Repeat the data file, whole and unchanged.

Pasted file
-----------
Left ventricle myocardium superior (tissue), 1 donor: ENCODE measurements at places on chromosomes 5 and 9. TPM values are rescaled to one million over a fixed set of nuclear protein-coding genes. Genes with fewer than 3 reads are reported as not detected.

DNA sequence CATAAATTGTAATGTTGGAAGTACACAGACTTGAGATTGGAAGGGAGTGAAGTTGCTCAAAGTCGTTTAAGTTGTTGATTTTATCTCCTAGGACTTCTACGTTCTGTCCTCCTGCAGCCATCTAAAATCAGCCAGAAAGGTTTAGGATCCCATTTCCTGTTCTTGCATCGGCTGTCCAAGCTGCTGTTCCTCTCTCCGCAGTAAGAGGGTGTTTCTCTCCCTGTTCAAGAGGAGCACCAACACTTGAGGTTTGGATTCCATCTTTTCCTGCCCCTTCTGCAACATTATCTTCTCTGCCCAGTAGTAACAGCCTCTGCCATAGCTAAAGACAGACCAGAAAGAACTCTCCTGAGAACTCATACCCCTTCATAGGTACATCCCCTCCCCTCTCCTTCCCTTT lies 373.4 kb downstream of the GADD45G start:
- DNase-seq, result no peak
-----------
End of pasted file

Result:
Left ventricle myocardium superior (tissue), 1 donor: ENCODE measurements at places on chromosomes 5 and 9. TPM values are rescaled to one million over a fixed set of nuclear protein-coding genes. Genes with fewer than 3 reads are reported as not detected.

DNA sequence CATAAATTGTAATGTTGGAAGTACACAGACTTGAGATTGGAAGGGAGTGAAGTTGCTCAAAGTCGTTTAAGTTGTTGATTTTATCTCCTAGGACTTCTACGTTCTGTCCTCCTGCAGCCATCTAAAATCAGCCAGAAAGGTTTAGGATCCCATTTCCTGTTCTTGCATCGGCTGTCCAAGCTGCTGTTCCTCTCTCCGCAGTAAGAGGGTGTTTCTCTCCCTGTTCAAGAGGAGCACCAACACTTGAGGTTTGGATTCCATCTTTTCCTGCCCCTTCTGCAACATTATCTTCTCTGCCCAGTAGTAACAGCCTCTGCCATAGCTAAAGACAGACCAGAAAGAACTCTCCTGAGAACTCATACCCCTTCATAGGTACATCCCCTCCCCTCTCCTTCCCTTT lies 373.4 kb downstream of the GADD45G start:
- DNase-seq, result no peak